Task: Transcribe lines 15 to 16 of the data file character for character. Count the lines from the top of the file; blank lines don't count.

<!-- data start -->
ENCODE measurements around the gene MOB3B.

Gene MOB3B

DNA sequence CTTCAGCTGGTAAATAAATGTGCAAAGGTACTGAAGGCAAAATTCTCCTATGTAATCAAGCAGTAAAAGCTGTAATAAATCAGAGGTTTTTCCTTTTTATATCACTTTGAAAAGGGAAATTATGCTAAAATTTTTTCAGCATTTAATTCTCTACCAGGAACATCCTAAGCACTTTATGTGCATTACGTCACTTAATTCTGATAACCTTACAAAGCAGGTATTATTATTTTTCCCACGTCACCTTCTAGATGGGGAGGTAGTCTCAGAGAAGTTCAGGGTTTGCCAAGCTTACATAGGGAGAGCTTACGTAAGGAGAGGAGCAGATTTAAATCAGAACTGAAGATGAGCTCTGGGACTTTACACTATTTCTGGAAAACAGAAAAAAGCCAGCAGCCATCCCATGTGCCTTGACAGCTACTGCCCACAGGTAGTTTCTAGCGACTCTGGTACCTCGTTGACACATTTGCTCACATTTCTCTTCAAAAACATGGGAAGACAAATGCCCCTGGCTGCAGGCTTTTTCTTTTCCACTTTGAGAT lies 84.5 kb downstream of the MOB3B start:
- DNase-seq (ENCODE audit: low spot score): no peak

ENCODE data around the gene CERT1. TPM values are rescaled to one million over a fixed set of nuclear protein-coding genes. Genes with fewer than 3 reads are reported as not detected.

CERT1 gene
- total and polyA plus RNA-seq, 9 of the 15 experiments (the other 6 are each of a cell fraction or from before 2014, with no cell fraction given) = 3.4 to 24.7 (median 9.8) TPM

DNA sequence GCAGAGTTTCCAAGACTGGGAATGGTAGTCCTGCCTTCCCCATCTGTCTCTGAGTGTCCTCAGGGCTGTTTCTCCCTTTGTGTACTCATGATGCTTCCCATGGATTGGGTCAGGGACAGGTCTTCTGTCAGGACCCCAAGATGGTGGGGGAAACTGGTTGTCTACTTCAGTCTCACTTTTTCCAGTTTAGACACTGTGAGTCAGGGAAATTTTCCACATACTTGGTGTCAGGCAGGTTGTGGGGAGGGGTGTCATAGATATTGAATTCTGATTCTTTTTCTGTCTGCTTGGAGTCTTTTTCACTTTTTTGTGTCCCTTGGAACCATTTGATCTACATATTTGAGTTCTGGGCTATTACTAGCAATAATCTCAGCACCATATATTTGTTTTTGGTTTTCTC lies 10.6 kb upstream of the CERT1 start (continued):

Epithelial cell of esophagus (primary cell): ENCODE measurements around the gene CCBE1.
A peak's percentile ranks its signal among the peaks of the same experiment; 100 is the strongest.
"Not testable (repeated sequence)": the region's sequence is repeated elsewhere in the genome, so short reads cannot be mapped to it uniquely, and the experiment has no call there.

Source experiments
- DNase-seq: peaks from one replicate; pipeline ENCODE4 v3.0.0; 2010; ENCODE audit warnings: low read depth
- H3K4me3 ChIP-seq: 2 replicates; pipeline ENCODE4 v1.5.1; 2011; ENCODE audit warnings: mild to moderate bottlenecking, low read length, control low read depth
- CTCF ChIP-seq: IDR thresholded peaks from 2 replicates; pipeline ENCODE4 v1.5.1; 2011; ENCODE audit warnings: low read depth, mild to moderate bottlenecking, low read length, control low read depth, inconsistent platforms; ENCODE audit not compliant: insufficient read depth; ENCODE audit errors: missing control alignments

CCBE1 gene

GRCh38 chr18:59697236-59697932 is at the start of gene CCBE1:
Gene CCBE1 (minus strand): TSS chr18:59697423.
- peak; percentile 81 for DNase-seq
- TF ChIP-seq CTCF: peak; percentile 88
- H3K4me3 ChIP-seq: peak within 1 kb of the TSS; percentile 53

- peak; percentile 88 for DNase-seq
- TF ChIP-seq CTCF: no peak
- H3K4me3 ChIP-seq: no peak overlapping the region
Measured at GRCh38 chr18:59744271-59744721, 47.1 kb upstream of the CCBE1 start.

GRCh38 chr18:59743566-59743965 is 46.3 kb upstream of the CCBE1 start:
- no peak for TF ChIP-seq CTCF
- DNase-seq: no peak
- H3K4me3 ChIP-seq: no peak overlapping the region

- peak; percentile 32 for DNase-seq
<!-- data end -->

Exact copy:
- CTCF ChIP-seq: IDR thresholded peaks from 2 replicates; pipeline ENCODE4 v1.5.1; 2011; ENCODE audit warnings: low read depth, mild to moderate bottlenecking, low read length, control low read depth, inconsistent platforms; ENCODE audit not compliant: insufficient read depth; ENCODE audit errors: missing control alignments

CCBE1 gene